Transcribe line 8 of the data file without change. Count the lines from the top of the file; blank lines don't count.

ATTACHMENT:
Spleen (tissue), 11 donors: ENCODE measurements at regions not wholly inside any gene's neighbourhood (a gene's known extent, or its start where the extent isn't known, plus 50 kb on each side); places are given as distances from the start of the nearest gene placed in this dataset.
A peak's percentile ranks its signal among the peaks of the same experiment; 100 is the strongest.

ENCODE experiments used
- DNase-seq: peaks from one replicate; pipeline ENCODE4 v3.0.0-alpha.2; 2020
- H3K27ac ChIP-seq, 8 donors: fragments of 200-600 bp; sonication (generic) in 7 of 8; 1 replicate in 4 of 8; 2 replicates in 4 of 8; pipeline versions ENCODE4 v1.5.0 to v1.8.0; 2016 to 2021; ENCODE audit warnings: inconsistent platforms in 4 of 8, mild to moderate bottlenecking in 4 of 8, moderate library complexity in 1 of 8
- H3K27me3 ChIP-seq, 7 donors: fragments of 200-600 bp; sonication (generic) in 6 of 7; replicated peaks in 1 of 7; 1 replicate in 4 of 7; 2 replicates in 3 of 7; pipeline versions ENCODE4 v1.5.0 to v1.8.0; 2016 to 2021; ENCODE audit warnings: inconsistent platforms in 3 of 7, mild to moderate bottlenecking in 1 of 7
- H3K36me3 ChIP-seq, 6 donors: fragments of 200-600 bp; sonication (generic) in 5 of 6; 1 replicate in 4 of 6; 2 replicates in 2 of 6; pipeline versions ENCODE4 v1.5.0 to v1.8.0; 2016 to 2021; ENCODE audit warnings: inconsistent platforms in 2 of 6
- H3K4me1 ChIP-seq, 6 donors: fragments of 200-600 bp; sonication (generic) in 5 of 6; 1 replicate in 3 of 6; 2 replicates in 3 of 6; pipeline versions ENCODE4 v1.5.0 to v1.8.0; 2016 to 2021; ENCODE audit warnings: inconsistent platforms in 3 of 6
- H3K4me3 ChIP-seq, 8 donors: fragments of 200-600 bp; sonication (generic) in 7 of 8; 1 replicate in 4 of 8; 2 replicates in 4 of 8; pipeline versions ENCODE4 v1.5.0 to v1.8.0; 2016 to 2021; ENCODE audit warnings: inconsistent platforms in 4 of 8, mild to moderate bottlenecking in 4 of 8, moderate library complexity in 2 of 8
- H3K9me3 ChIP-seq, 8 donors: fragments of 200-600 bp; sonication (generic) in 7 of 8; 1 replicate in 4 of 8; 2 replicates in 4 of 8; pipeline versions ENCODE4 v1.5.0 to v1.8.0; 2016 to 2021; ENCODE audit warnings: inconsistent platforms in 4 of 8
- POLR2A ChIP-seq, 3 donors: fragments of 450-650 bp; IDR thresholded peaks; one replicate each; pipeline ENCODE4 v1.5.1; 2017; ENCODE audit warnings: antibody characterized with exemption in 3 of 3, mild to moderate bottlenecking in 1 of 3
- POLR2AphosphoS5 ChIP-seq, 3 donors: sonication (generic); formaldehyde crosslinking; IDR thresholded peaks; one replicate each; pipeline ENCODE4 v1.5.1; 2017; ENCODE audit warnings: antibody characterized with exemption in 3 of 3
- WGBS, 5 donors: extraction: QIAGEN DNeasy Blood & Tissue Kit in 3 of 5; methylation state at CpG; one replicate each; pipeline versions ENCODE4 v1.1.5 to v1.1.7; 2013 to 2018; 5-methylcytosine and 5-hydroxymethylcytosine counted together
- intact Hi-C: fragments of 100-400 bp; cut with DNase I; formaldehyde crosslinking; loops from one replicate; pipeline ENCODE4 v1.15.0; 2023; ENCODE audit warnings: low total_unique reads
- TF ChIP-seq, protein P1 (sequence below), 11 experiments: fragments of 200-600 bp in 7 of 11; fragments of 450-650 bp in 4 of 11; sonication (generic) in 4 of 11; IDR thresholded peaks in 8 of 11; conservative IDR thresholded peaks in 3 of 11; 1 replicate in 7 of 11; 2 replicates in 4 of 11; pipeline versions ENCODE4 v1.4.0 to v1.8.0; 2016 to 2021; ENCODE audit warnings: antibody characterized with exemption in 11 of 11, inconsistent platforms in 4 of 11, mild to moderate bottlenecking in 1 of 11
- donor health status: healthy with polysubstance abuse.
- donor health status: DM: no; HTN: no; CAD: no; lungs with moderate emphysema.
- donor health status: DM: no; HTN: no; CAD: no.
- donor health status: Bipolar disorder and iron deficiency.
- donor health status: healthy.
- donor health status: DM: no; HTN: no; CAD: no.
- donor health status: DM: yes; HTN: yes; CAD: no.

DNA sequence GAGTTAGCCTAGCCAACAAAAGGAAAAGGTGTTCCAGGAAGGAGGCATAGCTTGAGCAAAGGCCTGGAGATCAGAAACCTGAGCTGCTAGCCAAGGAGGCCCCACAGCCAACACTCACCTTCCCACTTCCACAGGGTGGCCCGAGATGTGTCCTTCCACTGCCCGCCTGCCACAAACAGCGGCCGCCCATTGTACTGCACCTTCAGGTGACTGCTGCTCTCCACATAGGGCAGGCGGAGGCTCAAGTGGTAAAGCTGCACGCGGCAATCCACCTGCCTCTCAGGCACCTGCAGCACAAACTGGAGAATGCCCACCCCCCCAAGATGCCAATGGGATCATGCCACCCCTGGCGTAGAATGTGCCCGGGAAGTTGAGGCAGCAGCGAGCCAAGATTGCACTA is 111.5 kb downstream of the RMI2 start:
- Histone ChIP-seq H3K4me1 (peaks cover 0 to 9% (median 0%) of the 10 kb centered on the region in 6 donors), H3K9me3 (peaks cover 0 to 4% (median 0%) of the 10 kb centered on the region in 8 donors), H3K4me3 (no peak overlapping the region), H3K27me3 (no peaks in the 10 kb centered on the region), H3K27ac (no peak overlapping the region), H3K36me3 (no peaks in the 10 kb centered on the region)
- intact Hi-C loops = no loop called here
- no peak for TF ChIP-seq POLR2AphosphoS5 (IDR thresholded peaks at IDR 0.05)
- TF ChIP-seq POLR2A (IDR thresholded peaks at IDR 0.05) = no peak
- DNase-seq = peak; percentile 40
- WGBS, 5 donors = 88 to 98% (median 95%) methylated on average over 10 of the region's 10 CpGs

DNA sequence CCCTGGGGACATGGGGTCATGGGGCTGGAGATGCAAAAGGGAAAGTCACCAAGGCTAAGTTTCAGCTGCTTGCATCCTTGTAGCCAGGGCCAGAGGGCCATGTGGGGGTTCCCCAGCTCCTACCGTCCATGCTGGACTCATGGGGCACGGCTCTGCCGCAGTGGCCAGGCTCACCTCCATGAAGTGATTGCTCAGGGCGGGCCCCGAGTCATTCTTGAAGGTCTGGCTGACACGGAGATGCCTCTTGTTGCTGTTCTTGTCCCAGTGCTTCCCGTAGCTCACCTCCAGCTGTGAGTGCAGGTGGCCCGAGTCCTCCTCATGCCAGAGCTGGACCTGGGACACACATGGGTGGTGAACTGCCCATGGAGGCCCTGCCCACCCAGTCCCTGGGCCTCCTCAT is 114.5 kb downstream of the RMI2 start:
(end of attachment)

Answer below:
- H3K4me1 ChIP-seq, 6 donors: fragments of 200-600 bp; sonication (generic) in 5 of 6; 1 replicate in 3 of 6; 2 replicates in 3 of 6; pipeline versions ENCODE4 v1.5.0 to v1.8.0; 2016 to 2021; ENCODE audit warnings: inconsistent platforms in 3 of 6